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Sampling Techniques for Large-Scale Object Detection from Sparsely Annotated Objects

Efficient and reliable methods for training of object detectors are in higher demand than ever, and more and more data relevant to the field is becoming available. However, large datasets like Open Images Dataset v4 (OID) are sparsely annotated, and some measure must be taken in order to ensure the training of a reliable detector. In order to take the incompleteness of these datasets into account, one possibility is to use pretrained models to detect the presence of the unverified objects. However, the performance of such a strategy depends largely on the power of the pretrained model. In this study, we propose part-aware sampling, a method that uses human intuition for the hierarchical relation between objects. In terse terms, our method works by making assumptions like "a bounding box for a car should contain a bounding box for a tire". We demonstrate the power of our method on OID and compare the performance against a method based on a pretrained model. Our method also won the first and second place on the public and private test sets of the Google AI Open Images Competition 2018.


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1 Introduction

With recent advances in automation technologies that are dependent on the method of extracting information from the images, the task of object detection has been becoming increasingly important in the field of artificial intelligence.

Also growing with the interest for the methods of object detection is the size of the dataset that is available for training purpose. Recently published Open Images Dataset v4 (OID) features up to categories and M images with M objects to be detected [11]. It is a dataset on an unprecedented scale in terms of the number of annotated images, and each image in the dataset on average contains categories that were verified by humans (verified categories) . As a human-annotated dataset, however, the completeness of OID is inevitably somewhat questionable. As claimed in their work, the annotation recall is , which means that more than half the objects in the images are missing annotations.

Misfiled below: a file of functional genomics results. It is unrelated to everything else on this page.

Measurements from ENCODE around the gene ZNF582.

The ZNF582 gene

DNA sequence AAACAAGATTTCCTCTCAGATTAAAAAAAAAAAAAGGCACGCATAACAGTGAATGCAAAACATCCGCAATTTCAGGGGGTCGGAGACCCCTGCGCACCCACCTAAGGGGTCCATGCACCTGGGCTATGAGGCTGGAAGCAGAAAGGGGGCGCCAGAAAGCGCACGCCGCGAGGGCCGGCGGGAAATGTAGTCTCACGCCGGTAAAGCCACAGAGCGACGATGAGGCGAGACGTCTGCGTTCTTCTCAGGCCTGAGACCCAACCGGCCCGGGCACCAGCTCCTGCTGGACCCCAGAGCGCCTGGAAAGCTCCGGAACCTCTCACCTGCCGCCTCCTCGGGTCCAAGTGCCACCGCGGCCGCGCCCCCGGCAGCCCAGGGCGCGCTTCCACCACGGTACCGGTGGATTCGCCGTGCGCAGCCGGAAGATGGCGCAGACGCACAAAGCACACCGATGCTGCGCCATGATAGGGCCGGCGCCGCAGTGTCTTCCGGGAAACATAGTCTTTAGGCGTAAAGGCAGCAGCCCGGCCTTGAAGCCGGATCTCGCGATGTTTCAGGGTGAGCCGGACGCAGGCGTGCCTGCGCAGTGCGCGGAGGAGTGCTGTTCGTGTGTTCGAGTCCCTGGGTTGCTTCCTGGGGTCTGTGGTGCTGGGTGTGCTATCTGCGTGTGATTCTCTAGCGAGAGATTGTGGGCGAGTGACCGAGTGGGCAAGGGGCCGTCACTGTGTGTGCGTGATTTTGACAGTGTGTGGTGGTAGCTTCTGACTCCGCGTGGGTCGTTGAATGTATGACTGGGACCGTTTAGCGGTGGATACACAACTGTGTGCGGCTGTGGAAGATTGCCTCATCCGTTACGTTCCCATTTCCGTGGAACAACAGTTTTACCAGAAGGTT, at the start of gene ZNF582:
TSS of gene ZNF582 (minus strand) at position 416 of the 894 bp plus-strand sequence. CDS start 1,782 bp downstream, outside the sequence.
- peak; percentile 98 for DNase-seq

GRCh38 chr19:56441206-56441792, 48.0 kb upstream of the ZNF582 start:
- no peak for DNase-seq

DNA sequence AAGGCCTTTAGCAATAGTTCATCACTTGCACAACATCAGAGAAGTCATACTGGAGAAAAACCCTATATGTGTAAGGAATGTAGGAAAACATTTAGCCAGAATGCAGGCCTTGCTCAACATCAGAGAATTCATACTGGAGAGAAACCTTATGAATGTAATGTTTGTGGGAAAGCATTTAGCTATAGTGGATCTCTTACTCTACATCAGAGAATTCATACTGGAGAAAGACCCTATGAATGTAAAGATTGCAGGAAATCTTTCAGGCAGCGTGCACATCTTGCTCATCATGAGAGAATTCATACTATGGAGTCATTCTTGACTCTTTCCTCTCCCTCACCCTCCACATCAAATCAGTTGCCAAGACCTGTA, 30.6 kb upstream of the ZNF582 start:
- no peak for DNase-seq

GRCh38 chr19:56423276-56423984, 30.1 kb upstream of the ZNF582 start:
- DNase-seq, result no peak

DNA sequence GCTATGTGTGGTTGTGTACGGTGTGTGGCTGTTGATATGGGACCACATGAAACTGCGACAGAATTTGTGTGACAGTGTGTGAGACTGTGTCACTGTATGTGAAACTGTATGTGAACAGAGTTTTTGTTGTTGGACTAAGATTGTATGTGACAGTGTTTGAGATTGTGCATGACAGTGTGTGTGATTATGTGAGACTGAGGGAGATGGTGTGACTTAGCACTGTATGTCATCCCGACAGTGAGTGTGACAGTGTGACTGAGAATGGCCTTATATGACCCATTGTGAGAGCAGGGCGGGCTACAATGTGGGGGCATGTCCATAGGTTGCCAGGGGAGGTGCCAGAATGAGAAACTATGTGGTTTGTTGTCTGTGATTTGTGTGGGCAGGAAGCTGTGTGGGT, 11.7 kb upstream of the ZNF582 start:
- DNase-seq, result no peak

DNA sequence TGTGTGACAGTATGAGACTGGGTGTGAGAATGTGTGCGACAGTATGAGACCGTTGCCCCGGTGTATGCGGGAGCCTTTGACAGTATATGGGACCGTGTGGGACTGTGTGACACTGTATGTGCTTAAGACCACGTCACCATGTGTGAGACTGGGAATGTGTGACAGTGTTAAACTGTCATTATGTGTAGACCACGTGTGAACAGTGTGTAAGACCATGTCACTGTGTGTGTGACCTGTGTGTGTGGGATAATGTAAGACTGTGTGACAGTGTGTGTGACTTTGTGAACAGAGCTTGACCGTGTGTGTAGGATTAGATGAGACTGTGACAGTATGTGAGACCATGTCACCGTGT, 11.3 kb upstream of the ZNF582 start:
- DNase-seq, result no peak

The major problem with this kind of a dataset is that a network would suffer from incorrect training signals due to objects missing annotations. One naive but sure way to deal with such case is to simply exclude regions surrounding objects missing annotations during the evaluation of the objective function. This task, however, is easier said than done, because the validity of this approach depends on our ability to detect the unverified object that is actually present. One option is to train a pretrained model and use it as an oracle to tell the presence of unverified object  [26]. Nevertheless, the performance of such an approach is limited by the power of the pretrained model.

A more intuitive approach is to utilize the intuition that we are born with

. If ”car” is present in the image, ”tire” should be present in the bounding box of ”car” with high probability. If ”door” is present in the image, ”door handle” should be present in the bounding box of ”door” as well. Therefore, leaving some pathological cases side, if ”car” is verified but ”tire” is not, then it probably represents the

dangerous case that we are concerned with—that is, ”tire” is an unverified but present object in the image, and we should not include the cost regarding the ”tire” in the objective function. Better yet, if ”car” is present, then we should simply not question the presence of an object of a part category like ”tire” in the bounding box of ”car”.

This is in fact exactly what our part-aware sampling method does. Given a verified object in the image and a set of all sub-bounding boxes contained in the bounding box of the object, we refrain from asking the detector to detect in the sub-boxes the objects that are, based on our intuition, part of the object captured by the parent bounding box.